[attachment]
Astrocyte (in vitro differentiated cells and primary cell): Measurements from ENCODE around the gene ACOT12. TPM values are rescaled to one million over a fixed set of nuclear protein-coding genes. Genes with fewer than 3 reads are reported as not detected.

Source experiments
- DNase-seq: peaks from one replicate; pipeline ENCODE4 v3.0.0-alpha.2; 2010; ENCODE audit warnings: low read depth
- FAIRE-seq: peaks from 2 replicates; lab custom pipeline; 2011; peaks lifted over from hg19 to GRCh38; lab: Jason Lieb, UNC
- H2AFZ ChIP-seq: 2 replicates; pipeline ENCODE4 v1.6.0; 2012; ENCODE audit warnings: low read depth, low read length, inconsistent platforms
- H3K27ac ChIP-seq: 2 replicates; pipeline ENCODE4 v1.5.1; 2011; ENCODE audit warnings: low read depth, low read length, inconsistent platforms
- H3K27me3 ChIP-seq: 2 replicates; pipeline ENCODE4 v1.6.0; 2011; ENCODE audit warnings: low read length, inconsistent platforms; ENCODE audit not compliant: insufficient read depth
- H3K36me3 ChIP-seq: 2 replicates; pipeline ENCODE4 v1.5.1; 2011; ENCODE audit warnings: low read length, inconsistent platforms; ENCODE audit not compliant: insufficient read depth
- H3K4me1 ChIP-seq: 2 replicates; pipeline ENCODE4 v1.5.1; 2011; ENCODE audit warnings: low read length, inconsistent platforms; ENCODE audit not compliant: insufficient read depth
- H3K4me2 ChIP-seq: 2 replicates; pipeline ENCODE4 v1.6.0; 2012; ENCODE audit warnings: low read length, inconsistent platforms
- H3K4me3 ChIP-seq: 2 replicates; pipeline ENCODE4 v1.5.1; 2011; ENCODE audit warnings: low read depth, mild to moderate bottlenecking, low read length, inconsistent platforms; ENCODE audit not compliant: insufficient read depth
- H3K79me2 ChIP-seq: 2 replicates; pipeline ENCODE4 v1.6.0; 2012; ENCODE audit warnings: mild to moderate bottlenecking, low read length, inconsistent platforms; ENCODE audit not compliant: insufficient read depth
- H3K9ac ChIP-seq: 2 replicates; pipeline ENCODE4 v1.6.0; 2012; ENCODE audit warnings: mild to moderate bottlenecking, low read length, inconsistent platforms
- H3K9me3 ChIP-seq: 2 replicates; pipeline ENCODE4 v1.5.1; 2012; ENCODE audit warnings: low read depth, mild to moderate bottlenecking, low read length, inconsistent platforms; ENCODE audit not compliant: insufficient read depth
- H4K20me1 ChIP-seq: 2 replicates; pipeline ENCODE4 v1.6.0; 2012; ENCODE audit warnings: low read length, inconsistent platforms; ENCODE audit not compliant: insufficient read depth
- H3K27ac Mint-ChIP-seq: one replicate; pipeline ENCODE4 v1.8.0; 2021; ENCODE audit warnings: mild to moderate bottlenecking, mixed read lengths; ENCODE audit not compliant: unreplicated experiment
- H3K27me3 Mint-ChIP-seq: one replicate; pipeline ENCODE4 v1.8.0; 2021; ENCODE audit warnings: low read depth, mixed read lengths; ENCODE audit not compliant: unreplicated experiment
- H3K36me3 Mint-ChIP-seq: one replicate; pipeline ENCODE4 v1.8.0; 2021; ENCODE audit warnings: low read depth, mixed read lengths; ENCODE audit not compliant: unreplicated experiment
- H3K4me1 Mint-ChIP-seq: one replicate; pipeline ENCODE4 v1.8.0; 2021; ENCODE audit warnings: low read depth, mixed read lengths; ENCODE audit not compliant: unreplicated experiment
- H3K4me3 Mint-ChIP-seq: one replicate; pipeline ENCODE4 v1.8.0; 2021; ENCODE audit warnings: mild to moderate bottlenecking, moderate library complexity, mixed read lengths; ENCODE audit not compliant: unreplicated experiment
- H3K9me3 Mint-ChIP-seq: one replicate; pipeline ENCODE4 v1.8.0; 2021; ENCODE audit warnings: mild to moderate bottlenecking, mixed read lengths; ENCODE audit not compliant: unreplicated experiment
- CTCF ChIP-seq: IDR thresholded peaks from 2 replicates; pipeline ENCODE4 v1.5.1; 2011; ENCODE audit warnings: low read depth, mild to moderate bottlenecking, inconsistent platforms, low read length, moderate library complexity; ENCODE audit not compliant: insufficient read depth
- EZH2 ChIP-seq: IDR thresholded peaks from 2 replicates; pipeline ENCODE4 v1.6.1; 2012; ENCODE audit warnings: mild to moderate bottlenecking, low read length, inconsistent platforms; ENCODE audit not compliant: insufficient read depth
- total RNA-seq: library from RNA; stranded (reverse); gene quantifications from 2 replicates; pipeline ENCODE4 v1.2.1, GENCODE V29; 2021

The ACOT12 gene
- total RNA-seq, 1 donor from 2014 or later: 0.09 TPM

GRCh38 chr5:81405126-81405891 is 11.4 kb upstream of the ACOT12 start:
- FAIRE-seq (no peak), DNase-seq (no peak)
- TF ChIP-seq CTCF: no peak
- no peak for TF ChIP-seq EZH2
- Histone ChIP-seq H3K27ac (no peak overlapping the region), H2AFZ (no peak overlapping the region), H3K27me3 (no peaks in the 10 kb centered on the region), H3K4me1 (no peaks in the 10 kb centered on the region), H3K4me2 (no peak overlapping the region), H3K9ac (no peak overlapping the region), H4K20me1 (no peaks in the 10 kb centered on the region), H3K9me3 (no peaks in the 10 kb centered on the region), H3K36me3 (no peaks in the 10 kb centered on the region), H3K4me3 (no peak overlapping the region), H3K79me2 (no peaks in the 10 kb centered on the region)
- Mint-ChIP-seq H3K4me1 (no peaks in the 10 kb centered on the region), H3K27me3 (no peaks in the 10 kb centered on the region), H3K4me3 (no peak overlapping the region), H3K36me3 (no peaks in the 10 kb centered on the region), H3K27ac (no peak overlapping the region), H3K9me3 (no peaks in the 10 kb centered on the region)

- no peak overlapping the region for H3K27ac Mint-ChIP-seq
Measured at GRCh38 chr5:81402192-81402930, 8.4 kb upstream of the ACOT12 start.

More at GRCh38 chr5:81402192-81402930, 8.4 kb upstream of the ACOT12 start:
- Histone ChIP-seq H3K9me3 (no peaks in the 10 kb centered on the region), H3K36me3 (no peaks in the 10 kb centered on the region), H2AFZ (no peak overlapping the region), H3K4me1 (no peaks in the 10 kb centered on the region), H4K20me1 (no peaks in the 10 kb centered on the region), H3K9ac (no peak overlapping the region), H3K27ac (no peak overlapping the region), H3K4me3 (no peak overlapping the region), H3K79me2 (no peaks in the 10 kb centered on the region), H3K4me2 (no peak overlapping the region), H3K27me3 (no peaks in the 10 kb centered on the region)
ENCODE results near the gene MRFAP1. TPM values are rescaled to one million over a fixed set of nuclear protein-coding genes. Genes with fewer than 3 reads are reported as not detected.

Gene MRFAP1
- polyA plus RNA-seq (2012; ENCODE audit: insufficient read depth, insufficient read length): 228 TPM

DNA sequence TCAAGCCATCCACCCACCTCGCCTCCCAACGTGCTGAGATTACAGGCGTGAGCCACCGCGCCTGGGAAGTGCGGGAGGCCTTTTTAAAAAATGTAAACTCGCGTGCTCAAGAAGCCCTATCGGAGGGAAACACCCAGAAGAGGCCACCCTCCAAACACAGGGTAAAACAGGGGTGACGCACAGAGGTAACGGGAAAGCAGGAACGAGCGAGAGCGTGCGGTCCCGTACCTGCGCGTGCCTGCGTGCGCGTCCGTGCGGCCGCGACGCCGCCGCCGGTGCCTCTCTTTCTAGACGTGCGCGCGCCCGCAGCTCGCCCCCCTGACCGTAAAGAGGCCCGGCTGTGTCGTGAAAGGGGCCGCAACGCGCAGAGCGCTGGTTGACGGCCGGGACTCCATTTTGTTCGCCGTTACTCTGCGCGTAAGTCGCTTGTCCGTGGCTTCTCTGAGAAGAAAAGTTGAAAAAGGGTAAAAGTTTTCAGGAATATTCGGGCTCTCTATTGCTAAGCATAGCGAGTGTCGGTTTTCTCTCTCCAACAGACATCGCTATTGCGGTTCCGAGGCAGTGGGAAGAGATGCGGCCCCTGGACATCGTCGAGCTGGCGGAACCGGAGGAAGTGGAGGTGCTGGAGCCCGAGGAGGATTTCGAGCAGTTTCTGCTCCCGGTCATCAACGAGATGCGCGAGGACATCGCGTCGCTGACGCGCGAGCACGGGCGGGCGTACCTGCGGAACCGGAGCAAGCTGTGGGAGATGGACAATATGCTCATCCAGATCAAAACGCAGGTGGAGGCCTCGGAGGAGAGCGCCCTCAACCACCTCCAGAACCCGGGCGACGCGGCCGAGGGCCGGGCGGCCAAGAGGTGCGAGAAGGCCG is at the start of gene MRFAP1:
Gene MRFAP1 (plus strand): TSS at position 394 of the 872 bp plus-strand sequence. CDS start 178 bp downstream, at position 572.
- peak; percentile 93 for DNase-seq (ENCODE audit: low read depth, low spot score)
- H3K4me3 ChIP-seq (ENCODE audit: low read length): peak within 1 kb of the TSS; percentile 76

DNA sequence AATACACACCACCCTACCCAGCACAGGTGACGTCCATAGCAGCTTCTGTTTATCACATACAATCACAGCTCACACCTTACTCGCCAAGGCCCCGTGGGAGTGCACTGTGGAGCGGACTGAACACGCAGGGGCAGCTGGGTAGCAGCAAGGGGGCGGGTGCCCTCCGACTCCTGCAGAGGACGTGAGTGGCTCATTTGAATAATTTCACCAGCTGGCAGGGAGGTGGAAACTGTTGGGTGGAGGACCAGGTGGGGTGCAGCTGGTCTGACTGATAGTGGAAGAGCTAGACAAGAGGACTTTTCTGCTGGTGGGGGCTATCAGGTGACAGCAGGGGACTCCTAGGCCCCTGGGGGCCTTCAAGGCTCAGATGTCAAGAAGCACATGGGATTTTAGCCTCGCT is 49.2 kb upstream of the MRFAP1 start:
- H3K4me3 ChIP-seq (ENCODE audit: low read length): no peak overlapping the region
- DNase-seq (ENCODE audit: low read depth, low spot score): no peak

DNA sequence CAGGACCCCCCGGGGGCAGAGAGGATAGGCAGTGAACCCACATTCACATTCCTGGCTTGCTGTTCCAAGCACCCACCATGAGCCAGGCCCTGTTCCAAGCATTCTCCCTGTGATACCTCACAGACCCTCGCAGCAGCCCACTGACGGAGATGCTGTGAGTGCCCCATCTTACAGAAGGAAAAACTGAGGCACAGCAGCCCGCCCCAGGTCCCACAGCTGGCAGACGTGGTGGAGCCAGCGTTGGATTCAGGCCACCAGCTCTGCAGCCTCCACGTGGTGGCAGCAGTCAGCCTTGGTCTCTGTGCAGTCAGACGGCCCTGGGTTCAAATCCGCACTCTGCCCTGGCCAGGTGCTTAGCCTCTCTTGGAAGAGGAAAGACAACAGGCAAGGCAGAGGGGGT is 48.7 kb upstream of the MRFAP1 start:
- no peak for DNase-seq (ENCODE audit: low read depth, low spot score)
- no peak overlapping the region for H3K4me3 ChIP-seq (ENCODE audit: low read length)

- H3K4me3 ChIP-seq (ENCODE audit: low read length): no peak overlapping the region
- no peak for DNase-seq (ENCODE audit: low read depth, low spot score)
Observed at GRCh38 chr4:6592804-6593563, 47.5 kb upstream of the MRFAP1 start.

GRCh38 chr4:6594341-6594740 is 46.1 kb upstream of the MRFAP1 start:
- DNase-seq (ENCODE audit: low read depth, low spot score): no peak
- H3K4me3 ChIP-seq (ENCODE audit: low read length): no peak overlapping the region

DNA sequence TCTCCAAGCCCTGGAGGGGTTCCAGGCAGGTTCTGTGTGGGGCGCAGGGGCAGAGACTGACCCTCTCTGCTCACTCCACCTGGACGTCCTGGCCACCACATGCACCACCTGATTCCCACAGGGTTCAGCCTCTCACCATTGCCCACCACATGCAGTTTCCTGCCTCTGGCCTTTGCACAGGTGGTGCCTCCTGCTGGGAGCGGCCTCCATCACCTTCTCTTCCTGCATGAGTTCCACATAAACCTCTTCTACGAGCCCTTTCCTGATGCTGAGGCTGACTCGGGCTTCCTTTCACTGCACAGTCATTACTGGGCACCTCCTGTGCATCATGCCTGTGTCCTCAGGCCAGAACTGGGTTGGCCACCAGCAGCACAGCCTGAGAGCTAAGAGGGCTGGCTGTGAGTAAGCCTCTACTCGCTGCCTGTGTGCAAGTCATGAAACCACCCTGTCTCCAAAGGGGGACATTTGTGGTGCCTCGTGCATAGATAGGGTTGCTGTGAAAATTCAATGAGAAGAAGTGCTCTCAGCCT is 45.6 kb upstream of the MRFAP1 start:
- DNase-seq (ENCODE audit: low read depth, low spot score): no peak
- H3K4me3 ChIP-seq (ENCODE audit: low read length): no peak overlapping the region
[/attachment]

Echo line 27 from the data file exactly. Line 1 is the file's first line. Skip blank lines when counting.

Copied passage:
GRCh38 chr5:81405126-81405891 is 11.4 kb upstream of the ACOT12 start: